Johnson: I mean, that's a really great question because one of the things that we experienced in telling this story, there were a lot of Black women who worked on this, not just in their production but in our executive ranks. I feel like it's going to be an education for people. I also feel like part of this experience is how people really identify with this -- white women, Asian women, Latinx women, they will watch this and they're having the same kinds of struggles that black women are. Women in general are just held to an impossible standard that we all feel we're falling short of. There's something really universal in this struggle that Madame CJ had to discover her own beauty and to finally accept her own beauty.
It’s also just allowing people of color to tell their stories. You get to see the stories in a more truthful and authentic way. I mean, when you look at the series, I think one of the things that at the end of it will strike people as you'll realize how for the whole time, except for maybe a couple of scenes, we are in the black community. We are in the black community the whole time. And I think it's rare to see a show that doesn't force you to, you know, kind of unnaturally take the white perspective in order to bring a wider audience into her. We didn't do that.
Sexual fluidity is also a theme in this series. Sarah’s only daughter, A'Lelia Walker, played by Tiffany Haddish, has relationships with both men and women. How was it showing queer relationships during a period of time where it was taboo?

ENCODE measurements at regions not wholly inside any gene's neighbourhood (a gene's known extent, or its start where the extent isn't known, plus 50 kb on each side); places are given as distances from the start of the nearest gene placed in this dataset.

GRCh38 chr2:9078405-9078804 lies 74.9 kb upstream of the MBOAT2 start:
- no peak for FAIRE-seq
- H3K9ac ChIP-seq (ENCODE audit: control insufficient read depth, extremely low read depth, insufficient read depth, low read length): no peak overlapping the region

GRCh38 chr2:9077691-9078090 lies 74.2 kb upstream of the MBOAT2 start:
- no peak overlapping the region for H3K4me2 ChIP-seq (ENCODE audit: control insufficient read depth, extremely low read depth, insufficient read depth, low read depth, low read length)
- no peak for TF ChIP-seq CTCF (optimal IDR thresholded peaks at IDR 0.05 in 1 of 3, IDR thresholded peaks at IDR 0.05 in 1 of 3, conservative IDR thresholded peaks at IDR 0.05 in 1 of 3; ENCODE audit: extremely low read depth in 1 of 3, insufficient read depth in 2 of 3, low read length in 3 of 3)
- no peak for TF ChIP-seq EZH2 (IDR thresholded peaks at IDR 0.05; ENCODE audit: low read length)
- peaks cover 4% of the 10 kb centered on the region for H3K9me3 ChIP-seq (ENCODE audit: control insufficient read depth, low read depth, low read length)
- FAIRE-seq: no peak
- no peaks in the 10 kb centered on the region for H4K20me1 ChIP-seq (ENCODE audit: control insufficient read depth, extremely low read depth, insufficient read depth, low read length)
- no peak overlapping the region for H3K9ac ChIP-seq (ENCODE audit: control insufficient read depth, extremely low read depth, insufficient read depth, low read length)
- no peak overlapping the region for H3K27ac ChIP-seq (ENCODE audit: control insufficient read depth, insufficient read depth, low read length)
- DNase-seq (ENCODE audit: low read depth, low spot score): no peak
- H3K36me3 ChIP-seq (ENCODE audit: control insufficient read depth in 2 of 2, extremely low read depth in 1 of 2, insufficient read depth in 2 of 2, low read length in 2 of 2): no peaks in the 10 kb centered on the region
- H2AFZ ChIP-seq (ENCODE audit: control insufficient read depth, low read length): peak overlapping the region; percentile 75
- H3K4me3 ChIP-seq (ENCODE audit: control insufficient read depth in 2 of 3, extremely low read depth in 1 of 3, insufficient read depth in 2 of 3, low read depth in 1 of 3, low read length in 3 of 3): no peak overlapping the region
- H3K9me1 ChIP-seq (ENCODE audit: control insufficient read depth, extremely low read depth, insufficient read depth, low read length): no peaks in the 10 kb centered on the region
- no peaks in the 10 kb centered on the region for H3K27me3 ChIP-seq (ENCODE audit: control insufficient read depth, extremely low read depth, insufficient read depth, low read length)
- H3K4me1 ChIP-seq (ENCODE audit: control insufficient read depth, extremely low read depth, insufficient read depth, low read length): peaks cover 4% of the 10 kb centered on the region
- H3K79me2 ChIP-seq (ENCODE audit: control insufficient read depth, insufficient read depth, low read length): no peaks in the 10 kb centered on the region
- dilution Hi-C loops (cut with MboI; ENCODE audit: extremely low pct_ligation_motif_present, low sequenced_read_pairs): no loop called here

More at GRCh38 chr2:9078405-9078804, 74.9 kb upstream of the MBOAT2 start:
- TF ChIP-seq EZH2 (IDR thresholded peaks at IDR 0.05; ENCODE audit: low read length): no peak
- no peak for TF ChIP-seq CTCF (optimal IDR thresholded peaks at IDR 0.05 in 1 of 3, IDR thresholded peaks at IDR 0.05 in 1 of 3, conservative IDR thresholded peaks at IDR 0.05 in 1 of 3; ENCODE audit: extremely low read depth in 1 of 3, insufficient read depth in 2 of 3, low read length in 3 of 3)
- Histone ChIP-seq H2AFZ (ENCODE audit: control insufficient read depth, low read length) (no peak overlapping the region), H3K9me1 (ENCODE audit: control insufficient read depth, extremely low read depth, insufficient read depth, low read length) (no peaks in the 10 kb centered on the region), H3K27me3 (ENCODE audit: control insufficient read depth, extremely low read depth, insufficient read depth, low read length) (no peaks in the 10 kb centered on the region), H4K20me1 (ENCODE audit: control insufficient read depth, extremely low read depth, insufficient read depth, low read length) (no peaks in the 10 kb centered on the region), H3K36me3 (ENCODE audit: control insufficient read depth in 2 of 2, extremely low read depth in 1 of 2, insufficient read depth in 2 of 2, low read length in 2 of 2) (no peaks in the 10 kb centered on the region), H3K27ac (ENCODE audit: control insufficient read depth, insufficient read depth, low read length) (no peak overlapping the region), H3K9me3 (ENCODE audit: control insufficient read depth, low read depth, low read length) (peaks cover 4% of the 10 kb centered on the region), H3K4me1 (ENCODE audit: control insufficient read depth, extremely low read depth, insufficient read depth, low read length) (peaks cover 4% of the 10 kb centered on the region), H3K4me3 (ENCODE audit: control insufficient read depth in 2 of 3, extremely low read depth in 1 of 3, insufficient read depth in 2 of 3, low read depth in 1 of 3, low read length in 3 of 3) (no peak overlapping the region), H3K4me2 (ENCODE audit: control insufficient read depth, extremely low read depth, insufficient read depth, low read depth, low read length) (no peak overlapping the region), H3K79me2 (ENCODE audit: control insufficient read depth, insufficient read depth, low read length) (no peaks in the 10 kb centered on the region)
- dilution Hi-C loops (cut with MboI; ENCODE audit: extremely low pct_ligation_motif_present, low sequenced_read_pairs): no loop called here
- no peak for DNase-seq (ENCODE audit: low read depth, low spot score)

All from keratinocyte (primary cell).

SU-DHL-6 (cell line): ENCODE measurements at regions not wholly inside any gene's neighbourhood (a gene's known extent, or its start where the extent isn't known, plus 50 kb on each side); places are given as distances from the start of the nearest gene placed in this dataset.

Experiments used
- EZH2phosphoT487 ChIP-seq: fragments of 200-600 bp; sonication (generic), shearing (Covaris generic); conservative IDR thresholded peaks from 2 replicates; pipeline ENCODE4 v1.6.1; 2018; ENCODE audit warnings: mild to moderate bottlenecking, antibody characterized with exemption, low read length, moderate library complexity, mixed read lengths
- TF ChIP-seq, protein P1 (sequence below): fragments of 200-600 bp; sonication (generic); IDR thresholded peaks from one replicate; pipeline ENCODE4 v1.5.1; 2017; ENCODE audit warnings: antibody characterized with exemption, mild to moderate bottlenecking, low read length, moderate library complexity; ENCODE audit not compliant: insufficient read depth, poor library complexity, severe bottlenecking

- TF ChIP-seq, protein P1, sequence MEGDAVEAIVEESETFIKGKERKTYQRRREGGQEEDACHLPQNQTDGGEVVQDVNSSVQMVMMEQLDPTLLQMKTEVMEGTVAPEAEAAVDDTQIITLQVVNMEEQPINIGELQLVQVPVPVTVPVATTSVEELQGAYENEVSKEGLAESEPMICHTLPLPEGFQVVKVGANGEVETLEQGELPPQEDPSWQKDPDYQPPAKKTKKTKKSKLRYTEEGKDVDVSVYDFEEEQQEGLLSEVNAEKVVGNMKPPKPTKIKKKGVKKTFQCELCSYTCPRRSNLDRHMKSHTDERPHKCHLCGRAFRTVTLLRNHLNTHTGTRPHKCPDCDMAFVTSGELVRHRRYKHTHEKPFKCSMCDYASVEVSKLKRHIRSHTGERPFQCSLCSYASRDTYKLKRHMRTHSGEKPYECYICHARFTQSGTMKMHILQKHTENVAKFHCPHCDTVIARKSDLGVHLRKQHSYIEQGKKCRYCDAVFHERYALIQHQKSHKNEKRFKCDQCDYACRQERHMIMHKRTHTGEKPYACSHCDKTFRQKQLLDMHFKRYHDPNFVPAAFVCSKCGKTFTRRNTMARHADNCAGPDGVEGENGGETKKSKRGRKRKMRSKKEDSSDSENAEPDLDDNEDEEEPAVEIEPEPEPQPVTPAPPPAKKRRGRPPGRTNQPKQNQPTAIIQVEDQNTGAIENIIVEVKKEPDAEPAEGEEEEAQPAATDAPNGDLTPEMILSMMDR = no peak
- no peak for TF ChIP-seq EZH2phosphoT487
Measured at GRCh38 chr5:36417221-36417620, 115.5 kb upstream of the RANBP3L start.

Johnson: We felt like this was an opportunity to explore black women in all of our shades and the ways we move in the world. How many different ways black women exist in the world. So, with the A'Lelia character, we knew that we wanted to show her journey of her exploring her sexuality. We also wanted to show her relationship to a mother who was so powerful, and who really knew what she wanted out of life. She wanted to show her daughter how to find her own way. From the beginning we wanted to explore and felt was important to just represent all types of Black women.
Walker is just one of many Black women who deserve their stories to be told. If you had a chance to work on another series, are there any names or stories you’d love to bring to the forefront?
Johnson: There are so many! I keep thinking of Bessie Coleman, the first African American female pilot. I think there's another woman, I think her name is Bessie Stringfield who was a motorcycle rider, a woman who rode a motorcycle across the country for the Department of Defense. There's so many of these stories, it's ridiculous. They're just thousands of them and, and they're all fascinating and worthy to be told. The four-episode format is a great way to tell a historical story and get it made. And I'm hoping that there will be more of these stories told in this format as we go forward.
But you know who should really have their story told? A'Lelia Walker! After Madam died, she went on to become what's known as The Joy Goddess of Harlem. She was a patron of the arts and she was a woman who helped many Black artists like Langston Hughes who helped start the Harlem Renaissance. She was one of the patrons. We often think that the people who supported that were white patrons, but she was a black patron of the arts.